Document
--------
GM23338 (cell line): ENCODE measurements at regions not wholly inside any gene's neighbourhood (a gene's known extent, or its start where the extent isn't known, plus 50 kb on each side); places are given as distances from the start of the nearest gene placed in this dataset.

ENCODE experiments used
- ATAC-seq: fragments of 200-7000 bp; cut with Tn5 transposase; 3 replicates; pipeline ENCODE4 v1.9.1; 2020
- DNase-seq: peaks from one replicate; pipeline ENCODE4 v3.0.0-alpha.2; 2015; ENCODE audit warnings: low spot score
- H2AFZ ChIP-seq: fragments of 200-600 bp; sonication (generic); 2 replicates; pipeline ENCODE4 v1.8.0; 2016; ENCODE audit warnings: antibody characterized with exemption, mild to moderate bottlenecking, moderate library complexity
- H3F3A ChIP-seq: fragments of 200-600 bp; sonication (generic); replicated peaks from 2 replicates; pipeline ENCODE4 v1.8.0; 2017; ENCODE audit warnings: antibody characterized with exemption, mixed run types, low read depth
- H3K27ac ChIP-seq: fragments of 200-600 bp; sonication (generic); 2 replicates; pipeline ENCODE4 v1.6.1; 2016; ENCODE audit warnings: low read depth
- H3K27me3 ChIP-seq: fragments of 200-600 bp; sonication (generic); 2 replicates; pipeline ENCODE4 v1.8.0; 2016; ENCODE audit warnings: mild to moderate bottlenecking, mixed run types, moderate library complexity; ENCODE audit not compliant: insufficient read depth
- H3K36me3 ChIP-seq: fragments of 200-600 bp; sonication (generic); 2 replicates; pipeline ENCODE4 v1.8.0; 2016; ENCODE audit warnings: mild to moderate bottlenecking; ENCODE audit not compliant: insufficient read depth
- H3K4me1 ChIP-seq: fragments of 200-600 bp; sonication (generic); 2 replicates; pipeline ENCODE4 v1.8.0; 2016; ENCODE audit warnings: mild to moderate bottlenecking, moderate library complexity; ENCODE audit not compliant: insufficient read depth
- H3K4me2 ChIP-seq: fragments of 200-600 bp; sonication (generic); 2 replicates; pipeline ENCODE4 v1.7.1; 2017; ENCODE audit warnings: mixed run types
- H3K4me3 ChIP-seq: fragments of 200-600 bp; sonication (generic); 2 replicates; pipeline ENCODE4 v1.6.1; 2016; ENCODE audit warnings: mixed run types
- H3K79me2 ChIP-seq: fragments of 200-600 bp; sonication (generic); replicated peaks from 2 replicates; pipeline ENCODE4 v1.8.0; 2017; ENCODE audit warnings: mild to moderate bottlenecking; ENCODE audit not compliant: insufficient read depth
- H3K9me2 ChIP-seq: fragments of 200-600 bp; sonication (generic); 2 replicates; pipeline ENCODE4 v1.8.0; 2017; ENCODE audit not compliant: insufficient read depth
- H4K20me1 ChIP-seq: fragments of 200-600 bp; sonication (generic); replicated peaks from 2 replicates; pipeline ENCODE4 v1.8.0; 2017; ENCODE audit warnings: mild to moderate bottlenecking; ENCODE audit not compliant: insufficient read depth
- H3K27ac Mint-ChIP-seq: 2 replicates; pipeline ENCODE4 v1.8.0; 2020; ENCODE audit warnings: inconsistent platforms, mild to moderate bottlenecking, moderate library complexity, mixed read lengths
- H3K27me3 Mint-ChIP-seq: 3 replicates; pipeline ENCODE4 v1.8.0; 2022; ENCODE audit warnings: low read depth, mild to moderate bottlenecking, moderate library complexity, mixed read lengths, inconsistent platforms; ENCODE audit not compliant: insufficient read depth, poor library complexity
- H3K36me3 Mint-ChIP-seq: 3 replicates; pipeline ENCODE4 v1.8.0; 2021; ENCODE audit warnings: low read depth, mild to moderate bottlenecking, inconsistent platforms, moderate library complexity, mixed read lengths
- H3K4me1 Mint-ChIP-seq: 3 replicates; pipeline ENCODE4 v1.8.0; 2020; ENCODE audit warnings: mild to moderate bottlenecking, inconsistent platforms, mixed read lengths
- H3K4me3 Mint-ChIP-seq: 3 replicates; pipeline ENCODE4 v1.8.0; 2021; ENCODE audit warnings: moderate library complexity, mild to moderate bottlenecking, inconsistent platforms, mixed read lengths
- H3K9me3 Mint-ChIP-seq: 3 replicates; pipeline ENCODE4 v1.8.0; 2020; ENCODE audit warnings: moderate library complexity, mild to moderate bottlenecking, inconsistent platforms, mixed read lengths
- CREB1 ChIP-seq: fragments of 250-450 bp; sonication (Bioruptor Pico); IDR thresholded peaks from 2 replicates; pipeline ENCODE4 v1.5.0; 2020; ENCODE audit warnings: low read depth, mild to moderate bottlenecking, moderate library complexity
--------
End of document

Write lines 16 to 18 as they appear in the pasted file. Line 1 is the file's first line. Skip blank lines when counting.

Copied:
- H3K27ac Mint-ChIP-seq: 2 replicates; pipeline ENCODE4 v1.8.0; 2020; ENCODE audit warnings: inconsistent platforms, mild to moderate bottlenecking, moderate library complexity, mixed read lengths
- H3K27me3 Mint-ChIP-seq: 3 replicates; pipeline ENCODE4 v1.8.0; 2022; ENCODE audit warnings: low read depth, mild to moderate bottlenecking, moderate library complexity, mixed read lengths, inconsistent platforms; ENCODE audit not compliant: insufficient read depth, poor library complexity
- H3K36me3 Mint-ChIP-seq: 3 replicates; pipeline ENCODE4 v1.8.0; 2021; ENCODE audit warnings: low read depth, mild to moderate bottlenecking, inconsistent platforms, moderate library complexity, mixed read lengths